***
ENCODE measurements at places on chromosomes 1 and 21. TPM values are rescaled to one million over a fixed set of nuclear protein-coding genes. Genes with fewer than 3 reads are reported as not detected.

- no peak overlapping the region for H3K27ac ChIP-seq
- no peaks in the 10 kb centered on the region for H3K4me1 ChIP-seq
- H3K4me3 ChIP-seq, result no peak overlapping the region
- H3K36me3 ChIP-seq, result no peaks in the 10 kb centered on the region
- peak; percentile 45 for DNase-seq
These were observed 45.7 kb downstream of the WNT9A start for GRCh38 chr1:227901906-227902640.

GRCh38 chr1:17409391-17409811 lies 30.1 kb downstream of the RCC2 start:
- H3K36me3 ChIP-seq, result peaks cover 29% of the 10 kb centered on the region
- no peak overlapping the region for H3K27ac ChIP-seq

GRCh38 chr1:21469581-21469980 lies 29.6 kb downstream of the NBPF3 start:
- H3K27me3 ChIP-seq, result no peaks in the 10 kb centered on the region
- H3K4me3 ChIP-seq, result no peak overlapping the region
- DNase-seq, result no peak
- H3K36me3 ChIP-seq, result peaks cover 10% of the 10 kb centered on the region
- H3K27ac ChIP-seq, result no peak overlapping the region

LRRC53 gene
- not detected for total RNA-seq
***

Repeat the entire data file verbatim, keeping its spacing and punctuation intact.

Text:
ENCODE measurements at places on chromosomes 1 and 21. TPM values are rescaled to one million over a fixed set of nuclear protein-coding genes. Genes with fewer than 3 reads are reported as not detected.

- no peak overlapping the region for H3K27ac ChIP-seq
- no peaks in the 10 kb centered on the region for H3K4me1 ChIP-seq
- H3K4me3 ChIP-seq, result no peak overlapping the region
- H3K36me3 ChIP-seq, result no peaks in the 10 kb centered on the region
- peak; percentile 45 for DNase-seq
These were observed 45.7 kb downstream of the WNT9A start for GRCh38 chr1:227901906-227902640.

GRCh38 chr1:17409391-17409811 lies 30.1 kb downstream of the RCC2 start:
- H3K36me3 ChIP-seq, result peaks cover 29% of the 10 kb centered on the region
- no peak overlapping the region for H3K27ac ChIP-seq

GRCh38 chr1:21469581-21469980 lies 29.6 kb downstream of the NBPF3 start:
- H3K27me3 ChIP-seq, result no peaks in the 10 kb centered on the region
- H3K4me3 ChIP-seq, result no peak overlapping the region
- DNase-seq, result no peak
- H3K36me3 ChIP-seq, result peaks cover 10% of the 10 kb centered on the region
- H3K27ac ChIP-seq, result no peak overlapping the region

LRRC53 gene
- not detected for total RNA-seq